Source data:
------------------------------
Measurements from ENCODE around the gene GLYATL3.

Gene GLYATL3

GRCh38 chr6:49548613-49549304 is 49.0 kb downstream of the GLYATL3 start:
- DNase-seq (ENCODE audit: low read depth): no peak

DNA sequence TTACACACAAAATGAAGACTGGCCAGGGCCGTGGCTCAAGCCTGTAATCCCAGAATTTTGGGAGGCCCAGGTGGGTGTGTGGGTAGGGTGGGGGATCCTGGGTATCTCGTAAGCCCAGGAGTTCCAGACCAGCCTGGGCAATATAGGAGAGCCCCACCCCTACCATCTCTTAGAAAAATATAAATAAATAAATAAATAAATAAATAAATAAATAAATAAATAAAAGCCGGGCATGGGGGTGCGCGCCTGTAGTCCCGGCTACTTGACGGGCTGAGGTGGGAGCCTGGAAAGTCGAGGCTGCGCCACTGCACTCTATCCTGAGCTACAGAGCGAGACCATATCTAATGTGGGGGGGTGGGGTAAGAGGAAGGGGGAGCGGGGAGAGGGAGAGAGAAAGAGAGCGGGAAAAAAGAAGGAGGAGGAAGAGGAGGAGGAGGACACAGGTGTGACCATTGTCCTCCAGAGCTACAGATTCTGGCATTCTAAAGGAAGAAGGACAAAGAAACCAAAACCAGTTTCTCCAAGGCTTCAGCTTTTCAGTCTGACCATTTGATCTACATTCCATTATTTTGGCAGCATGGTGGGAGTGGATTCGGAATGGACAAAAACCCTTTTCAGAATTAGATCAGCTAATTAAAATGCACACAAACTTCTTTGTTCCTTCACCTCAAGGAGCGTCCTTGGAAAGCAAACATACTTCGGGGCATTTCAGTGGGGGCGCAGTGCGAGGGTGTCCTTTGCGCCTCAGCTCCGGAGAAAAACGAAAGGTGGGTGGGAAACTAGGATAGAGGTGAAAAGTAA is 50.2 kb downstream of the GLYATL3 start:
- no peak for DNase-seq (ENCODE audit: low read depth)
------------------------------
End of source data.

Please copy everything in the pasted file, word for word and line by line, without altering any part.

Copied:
Measurements from ENCODE around the gene GLYATL3.

Gene GLYATL3

GRCh38 chr6:49548613-49549304 is 49.0 kb downstream of the GLYATL3 start:
- DNase-seq (ENCODE audit: low read depth): no peak

DNA sequence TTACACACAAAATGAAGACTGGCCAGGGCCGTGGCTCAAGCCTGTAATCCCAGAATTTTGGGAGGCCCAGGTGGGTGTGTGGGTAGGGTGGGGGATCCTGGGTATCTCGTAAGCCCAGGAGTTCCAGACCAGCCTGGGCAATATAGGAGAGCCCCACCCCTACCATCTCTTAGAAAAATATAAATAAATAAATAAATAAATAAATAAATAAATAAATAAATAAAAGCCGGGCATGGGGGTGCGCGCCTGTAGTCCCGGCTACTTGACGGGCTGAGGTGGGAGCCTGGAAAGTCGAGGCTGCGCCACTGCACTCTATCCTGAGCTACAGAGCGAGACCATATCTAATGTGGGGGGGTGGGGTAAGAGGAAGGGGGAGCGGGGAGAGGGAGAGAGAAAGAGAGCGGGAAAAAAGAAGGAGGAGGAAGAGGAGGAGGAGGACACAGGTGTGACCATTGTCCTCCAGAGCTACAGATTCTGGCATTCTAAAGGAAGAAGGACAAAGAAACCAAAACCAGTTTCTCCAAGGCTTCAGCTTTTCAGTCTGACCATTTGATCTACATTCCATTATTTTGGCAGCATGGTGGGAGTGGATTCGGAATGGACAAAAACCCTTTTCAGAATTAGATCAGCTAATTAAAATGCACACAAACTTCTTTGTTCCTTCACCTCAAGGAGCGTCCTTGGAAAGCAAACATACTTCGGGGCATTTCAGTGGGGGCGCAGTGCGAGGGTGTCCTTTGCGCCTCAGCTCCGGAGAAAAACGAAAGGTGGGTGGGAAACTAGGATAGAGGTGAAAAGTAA is 50.2 kb downstream of the GLYATL3 start:
- no peak for DNase-seq (ENCODE audit: low read depth)